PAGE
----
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City of L.A. sought input from its equine advisory council when L.A. Zoo planned expansion near Griffith Park trails.

Special to the Horsetrader

Planners of a zoo expansion next to popular trails in Griffith Park were receptive of recent equestrian input.

LOS ANGELES—When the Los Angeles Recreation and Parks Department recently wanted a horse person’s perspective on a Los Angeles Zoo expansion plan in Griffith Park, it turned to a familiar voice—Lynn Brown.

Brown’s resume reads like a Who’s Who in equestrian advocacy, having served as National Trail Coordinator for Equestrian Trails, Inc. for 20 years and more recently as a 10-year Vice President of the L.A. Equine Advisory Committee. If you aren’t familiar with the LAEAC but you are a civic-minded equestrian, you might become familiar with it. It’s a model for effective representation in City Hall for horsepeople, created by L.A. City Council in 2009. It was a historic first, as equestrians had never had an official voice to the city. Each city councilperson appoints one member to sit on the LAEAC, which reports directly back to council on the issues.

The zoo’s expansion is in an early stage, the perfect time for the Rec and Parks Department to call in Brown to represent equestrian trail concerns over the L.A. Zoo’s development plans. The interview was part of the project’s “Notice of Preparation” (NOP) with the Bureau of Engineering, Environmental Management Group. The Zoo’s NOP was the first step in a thorough environmental impact report.

“It is a professional project, with strict guidelines to the process, and the NOP committee were friendly and took notes about what I presented,” said Brown, who spoke for two hours on behalf of the LAEAC with some remarkable numbers: an estimated 50,000 annual visits to the Griffith Park trails by hikers and a minimum of 6,000 horses.

In the heart of Los Angeles, the 4,310-acre Griffith Park sits at the eastern end of the Santa Monica Mountains, the largest urban park in North America with about 54 miles of equestrian and hiking trails.

“You can ride all day without duplicating available trails,” Brown said.

These trails, though, were not all clearly marked on maps used in the NOP process. The maps also did not show current recreational facilities outside the Zoo’s footprint. This alarmed Brown. So did the engineers’ unfamiliarity with horses.

“People who interviewed me had no knowledge of trails, trail access or how horses react to fright—and especially to predators nearby,” said Brown. “The engineers seemed surprised at this. They had no idea that as a prey animal, horses are hard-wired in their brains and instincts to escape a predator any means possible—spinning and bolting at top speed to get away quickly, bucking. rearing, generally with no regard to their human riders. “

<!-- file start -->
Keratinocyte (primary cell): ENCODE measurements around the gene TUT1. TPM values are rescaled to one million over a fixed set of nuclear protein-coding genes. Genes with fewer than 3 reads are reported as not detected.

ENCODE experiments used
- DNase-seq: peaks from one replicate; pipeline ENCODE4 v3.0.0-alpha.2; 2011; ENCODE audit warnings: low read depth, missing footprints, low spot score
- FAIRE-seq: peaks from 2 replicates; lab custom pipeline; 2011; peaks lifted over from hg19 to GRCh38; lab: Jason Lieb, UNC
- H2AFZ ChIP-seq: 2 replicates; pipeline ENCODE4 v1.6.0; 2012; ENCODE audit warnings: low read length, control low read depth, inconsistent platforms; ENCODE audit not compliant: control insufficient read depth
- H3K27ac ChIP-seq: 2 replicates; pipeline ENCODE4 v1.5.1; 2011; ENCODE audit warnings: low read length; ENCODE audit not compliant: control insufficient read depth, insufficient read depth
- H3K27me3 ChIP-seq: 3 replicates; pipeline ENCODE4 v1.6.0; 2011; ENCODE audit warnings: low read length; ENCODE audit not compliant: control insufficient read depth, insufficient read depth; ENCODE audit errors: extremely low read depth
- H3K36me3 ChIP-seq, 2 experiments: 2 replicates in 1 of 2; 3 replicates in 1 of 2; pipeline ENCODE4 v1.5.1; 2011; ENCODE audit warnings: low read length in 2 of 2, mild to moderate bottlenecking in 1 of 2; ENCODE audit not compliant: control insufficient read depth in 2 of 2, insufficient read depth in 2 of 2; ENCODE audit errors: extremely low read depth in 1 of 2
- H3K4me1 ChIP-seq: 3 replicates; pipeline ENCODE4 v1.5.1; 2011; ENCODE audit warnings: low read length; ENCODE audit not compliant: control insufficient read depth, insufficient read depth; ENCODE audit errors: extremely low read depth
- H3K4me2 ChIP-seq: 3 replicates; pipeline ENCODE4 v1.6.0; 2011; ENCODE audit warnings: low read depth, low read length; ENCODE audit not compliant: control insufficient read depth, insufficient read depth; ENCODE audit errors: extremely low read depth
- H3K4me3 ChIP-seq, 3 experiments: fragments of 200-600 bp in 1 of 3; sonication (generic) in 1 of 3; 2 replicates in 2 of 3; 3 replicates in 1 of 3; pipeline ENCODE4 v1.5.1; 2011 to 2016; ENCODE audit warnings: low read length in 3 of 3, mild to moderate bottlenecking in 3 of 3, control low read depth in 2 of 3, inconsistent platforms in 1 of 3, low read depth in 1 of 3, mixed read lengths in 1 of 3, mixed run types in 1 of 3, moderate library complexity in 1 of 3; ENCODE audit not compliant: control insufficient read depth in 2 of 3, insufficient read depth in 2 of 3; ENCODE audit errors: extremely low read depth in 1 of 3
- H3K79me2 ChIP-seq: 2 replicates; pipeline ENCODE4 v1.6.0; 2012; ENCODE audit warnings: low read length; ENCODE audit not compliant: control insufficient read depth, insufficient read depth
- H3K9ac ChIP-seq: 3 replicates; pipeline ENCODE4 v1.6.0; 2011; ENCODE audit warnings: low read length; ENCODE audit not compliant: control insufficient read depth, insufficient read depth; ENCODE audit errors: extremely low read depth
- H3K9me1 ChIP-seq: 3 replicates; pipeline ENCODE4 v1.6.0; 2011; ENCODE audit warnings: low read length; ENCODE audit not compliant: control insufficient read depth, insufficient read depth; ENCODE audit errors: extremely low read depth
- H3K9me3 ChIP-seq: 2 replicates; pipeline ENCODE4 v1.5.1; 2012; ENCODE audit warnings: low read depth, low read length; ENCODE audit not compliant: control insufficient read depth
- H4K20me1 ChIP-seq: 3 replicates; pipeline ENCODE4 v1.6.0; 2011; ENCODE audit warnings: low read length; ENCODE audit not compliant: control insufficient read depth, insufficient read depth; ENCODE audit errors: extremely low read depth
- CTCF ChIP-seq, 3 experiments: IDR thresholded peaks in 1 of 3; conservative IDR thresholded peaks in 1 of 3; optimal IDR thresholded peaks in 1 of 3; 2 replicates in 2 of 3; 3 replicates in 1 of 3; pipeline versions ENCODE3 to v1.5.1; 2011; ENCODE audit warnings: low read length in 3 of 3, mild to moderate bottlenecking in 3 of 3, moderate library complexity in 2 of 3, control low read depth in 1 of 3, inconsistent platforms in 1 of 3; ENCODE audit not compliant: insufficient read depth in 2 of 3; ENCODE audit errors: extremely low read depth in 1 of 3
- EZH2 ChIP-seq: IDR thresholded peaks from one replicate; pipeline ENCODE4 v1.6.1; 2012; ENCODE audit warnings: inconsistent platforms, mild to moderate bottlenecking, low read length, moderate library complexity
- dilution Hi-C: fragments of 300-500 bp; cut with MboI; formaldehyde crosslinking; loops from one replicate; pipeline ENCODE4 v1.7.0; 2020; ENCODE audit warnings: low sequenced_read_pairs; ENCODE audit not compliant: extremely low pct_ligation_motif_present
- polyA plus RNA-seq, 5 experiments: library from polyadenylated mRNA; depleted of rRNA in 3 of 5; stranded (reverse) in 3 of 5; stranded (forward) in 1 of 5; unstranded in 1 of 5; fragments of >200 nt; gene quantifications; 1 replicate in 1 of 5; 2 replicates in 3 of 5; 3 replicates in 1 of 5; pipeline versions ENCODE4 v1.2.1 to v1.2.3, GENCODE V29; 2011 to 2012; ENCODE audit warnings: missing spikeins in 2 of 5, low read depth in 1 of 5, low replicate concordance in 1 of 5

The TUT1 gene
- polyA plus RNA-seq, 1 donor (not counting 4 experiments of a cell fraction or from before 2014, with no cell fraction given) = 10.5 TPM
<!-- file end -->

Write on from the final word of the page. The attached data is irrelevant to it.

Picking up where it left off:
When she explained this to the Zoo and the engineers, they all nodded as if they understood.

About 6,000 horses each year ride the 54 miles of trails at Griffith Park.

“My information was that the lions, tigers, elephants and bears would not be moved out of the Zoo habitat canyon where their presence does not disturb the equestrian trail users,” she said. “Currently, there is no problem with large predators—by sight, smell or noise There can be nervous attention with some horses as the monkeys start hooting about 10 a.m., but that isn’t usually dangerous for riders.”

There were concerns, though, for the long-established, well-used equestrian trails bordering the Zoo. Since some of these trails also directly abut the Zoo property line, any new construction with heavy machinery would make the trail hazardous and unsafe, she said. Other concerns about construction impact (water run-off, erosion, effects on native plants and wildlife), surfaced, as well as concerns from increased vehicular traffic—especially at horse crossings.

Brown was surprised near the end of her interview when she learned the Zoo planned to develop facilities next to heavily-used trails and have lions and tigers close in the area.

“I objected to placing predators near horse trails,” she said. “ Their answer was that they could build a wall. I responded that a wall won’t work, as horses can still smell the lions and tigers—and hear them roar, which would cause dangerous run-aways, getting people and horses hurt or even killed.”

Brown said such development would make popular equestrian trails unusable to the equestrian public, and it could also have negative effects on the neighboring trails. Entire sections of the now popular, safe park would be abandoned by the public, she said.

The Zoo planning process is under way now, and reportedly will continue for 20 years. This fall, announcements for public meetings and comments on the Zoo Vision Plan will be held.

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